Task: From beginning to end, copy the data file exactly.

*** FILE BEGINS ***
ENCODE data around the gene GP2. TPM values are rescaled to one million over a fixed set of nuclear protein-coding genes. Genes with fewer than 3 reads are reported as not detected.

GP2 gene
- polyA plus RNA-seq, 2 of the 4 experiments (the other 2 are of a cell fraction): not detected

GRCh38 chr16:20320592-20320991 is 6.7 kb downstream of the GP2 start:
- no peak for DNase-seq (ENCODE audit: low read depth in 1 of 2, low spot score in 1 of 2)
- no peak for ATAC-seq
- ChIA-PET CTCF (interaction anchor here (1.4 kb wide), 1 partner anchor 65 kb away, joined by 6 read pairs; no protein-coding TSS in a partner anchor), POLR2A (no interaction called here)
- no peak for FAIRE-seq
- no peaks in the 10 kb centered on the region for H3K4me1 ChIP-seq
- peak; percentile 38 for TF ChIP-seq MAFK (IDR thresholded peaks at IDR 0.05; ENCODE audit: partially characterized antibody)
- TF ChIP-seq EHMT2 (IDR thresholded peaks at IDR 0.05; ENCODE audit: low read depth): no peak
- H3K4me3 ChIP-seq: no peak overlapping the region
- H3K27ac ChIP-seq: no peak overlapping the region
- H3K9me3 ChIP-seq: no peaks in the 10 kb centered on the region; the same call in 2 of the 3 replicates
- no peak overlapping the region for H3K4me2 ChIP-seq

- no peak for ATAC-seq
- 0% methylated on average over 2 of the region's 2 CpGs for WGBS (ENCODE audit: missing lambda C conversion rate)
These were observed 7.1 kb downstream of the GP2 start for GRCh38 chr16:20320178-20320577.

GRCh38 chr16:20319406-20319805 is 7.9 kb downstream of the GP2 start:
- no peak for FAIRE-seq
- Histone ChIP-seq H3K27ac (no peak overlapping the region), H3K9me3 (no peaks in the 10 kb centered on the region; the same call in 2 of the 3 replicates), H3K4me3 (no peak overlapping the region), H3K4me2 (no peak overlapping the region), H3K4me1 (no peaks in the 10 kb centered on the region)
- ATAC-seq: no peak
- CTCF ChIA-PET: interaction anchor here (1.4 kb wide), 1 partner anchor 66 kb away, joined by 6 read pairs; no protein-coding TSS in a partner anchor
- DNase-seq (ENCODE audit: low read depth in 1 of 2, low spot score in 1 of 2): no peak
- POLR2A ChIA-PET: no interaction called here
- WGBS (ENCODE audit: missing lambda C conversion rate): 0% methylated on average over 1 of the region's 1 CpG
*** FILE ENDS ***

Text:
ENCODE data around the gene GP2. TPM values are rescaled to one million over a fixed set of nuclear protein-coding genes. Genes with fewer than 3 reads are reported as not detected.

GP2 gene
- polyA plus RNA-seq, 2 of the 4 experiments (the other 2 are of a cell fraction): not detected

GRCh38 chr16:20320592-20320991 is 6.7 kb downstream of the GP2 start:
- no peak for DNase-seq (ENCODE audit: low read depth in 1 of 2, low spot score in 1 of 2)
- no peak for ATAC-seq
- ChIA-PET CTCF (interaction anchor here (1.4 kb wide), 1 partner anchor 65 kb away, joined by 6 read pairs; no protein-coding TSS in a partner anchor), POLR2A (no interaction called here)
- no peak for FAIRE-seq
- no peaks in the 10 kb centered on the region for H3K4me1 ChIP-seq
- peak; percentile 38 for TF ChIP-seq MAFK (IDR thresholded peaks at IDR 0.05; ENCODE audit: partially characterized antibody)
- TF ChIP-seq EHMT2 (IDR thresholded peaks at IDR 0.05; ENCODE audit: low read depth): no peak
- H3K4me3 ChIP-seq: no peak overlapping the region
- H3K27ac ChIP-seq: no peak overlapping the region
- H3K9me3 ChIP-seq: no peaks in the 10 kb centered on the region; the same call in 2 of the 3 replicates
- no peak overlapping the region for H3K4me2 ChIP-seq

- no peak for ATAC-seq
- 0% methylated on average over 2 of the region's 2 CpGs for WGBS (ENCODE audit: missing lambda C conversion rate)
These were observed 7.1 kb downstream of the GP2 start for GRCh38 chr16:20320178-20320577.

GRCh38 chr16:20319406-20319805 is 7.9 kb downstream of the GP2 start:
- no peak for FAIRE-seq
- Histone ChIP-seq H3K27ac (no peak overlapping the region), H3K9me3 (no peaks in the 10 kb centered on the region; the same call in 2 of the 3 replicates), H3K4me3 (no peak overlapping the region), H3K4me2 (no peak overlapping the region), H3K4me1 (no peaks in the 10 kb centered on the region)
- ATAC-seq: no peak
- CTCF ChIA-PET: interaction anchor here (1.4 kb wide), 1 partner anchor 66 kb away, joined by 6 read pairs; no protein-coding TSS in a partner anchor
- DNase-seq (ENCODE audit: low read depth in 1 of 2, low spot score in 1 of 2): no peak
- POLR2A ChIA-PET: no interaction called here
- WGBS (ENCODE audit: missing lambda C conversion rate): 0% methylated on average over 1 of the region's 1 CpG